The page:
Scanography: Tips for getting started

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Ever since seeing the work of a fellow photographer, and an exhibit by a fine artist, I have been fascinated with scanography (the use of a flatbed scanner to create images).  As with most photography, it seemed simple, place a few things on the bed of the scanner and push a button.  I was really wrong.  My skills as a nature photographer were not enough; I didn’t have to worry about focus or exposure, but everything else that is required for a compelling image is even more important when creating a scanography image.As I start on this journey, I’ll share a few things that I am learning, and when I post next I hope to have resources from experts to reference and to show progression in my technique.

Tip 1:  Composition

Its not enough to think in the rule of thirds, or symmetry and balance, you also have to shift your creative vision from 2-D to 3-D.  The image takes on additional dimension with the fine depth-of-field, and I found I needed to be more precise in how things were placed and the 3-D angles that could be viewed.  I also needed to “reverse” the composition in my mind’s eye, because I couldn’t directly see what the scanner was imaging.  It took 20 shots to get 1 that was passable.

 

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Tip 2:  Make sure everything is clean

I can’t state this enough – clean the scanner, clean the background (I tried black velvet and every piece of white lint showed up), make sure your subject (s) is dust free.  Because of the extreme depth of field, the scanner will pick up everything.  If you create an image you like with a black background, you can can select the background in Photoshop and fill it with black.  Make sure to feather the selection so it looks more natural.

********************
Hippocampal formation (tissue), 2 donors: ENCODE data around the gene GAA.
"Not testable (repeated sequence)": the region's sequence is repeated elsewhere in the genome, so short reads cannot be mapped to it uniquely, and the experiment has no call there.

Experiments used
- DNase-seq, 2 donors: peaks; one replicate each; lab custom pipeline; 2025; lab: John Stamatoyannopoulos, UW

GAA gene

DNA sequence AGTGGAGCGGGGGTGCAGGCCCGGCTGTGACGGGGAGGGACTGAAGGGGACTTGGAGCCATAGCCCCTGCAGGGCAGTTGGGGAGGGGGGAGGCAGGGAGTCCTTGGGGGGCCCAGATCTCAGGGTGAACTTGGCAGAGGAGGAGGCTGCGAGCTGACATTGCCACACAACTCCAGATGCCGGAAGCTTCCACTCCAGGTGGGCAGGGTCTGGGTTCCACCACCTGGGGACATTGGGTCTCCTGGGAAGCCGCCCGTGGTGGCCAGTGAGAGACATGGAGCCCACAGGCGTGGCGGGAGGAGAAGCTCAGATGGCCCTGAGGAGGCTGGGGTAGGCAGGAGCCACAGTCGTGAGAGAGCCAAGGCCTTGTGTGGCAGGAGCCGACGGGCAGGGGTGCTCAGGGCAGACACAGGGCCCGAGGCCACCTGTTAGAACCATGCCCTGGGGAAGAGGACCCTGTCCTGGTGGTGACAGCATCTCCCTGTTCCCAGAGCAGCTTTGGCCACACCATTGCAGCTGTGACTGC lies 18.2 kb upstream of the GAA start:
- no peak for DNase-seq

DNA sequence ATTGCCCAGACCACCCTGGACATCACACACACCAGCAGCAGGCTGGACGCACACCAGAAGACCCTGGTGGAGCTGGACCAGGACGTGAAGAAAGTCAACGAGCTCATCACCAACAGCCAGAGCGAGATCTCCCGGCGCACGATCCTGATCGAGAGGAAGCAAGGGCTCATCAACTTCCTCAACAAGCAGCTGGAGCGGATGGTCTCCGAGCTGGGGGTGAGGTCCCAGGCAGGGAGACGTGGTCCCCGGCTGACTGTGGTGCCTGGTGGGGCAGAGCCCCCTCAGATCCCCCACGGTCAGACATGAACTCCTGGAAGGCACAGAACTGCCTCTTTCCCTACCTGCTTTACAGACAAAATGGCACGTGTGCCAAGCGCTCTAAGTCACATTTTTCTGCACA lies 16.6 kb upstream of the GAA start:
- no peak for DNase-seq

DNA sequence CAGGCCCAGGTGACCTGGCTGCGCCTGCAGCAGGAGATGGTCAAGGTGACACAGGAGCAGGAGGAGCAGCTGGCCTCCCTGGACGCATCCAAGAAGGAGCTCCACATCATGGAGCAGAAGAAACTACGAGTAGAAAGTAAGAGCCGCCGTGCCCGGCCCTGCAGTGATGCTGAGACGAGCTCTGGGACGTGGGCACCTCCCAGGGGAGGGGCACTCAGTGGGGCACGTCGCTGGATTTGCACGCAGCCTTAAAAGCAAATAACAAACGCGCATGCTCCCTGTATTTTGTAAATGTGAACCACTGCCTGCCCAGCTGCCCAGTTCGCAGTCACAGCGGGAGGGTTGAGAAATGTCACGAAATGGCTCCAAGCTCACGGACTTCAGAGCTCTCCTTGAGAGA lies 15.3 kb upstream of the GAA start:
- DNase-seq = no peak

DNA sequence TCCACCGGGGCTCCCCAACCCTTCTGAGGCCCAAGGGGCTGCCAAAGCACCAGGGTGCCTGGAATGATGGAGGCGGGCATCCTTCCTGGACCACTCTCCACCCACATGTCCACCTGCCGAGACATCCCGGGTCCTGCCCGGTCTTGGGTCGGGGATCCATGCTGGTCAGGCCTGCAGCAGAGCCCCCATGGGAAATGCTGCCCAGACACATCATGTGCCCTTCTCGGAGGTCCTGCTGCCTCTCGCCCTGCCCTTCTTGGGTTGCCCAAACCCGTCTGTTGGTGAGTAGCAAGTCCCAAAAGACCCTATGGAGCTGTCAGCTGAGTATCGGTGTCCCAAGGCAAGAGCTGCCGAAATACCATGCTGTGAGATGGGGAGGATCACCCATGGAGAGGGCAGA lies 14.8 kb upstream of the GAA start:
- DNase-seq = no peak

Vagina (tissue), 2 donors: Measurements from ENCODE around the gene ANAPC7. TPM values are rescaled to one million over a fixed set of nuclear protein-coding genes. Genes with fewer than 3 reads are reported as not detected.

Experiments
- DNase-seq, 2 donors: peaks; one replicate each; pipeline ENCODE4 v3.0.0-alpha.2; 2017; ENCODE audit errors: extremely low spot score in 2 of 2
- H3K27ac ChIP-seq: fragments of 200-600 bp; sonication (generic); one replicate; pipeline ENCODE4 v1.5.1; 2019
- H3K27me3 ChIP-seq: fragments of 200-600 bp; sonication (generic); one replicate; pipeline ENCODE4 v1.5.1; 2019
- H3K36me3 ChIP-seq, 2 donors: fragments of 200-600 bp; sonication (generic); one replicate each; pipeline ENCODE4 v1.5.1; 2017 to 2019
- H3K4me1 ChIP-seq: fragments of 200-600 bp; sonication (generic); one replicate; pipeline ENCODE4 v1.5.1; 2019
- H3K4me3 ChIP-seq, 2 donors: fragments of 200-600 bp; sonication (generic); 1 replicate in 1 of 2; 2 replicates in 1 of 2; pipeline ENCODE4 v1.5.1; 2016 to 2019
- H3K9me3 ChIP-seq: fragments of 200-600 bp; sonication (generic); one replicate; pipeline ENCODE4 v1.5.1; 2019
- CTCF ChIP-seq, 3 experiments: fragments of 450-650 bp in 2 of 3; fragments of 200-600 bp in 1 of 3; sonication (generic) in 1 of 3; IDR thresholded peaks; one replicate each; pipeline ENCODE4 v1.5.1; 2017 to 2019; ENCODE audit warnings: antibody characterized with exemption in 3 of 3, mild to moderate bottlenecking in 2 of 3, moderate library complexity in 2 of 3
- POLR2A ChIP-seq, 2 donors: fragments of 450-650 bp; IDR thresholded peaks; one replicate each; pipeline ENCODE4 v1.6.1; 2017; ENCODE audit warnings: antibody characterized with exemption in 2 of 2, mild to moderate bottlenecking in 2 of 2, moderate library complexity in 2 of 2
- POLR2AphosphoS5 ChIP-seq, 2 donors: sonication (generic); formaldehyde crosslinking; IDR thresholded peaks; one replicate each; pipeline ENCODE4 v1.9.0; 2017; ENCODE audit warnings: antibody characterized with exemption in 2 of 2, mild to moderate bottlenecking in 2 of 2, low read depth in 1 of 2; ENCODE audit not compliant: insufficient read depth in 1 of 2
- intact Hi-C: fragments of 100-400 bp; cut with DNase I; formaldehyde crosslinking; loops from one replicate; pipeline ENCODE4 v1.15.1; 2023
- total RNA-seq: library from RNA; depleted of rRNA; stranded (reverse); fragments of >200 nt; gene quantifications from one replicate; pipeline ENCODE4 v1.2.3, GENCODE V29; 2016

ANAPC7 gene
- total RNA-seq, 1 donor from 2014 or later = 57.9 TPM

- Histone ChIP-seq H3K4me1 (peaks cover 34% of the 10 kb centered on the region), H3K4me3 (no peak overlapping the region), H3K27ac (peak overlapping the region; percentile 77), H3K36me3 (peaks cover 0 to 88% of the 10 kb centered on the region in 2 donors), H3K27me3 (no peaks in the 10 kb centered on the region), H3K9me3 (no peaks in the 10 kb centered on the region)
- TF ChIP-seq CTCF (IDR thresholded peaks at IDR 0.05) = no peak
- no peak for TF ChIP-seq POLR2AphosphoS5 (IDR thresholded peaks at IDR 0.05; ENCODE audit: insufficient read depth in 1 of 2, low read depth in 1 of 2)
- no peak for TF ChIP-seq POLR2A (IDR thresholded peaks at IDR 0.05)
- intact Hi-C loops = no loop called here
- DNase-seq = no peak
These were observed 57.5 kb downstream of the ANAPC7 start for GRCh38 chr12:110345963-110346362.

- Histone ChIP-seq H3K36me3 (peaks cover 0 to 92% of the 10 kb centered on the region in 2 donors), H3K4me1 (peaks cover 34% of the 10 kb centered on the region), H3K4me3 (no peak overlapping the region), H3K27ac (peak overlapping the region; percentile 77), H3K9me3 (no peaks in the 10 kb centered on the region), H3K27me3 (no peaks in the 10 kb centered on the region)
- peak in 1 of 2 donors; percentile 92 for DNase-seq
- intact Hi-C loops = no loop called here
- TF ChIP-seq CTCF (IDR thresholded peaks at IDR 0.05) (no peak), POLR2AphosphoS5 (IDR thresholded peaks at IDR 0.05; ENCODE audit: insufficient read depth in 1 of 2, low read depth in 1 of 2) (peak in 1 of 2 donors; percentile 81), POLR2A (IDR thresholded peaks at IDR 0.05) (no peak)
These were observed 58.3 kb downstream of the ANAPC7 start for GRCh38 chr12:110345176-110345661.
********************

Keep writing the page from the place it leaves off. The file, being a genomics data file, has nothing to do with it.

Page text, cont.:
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Tip 3:  Carefully consider your background

My first few attempts I used a piece of black velvet draped over the scanner.  It added interesting texture, but a lot of work in post-processing to clean up the lint.  My next set of attempts were to try once my room was dark, leave the lid open, and turn off the computer monitor once I started the scan.  This worked better.  Then I noticed the scanner was picking up my hand in the background because I was holding the flower stems so the flowers would be flat on the scanner.  My next try was to place different kinds of fabric on top of the flowers to see if a variation in background created more interest.  I found the light colored tulle and the folds to be distracting, I liked the red tulle better, but not as much as the black background.

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Tip 4:  Start with a subject that can sit flat on the scanner

After fussing with these Gerber daisies for days, I finally decided to stop torturing myself, and pick a subject that was easier to compose.  This shell lay flat on the scanner and allowed me to focus on other elements to make the image more successful.

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Scanography highlighted the importance of set design; the background must be considered equally as the subject.  My next set of projects will focus on still life arrangements that can be placed flat on the scanner so I can progress in terms of composition and background.

 

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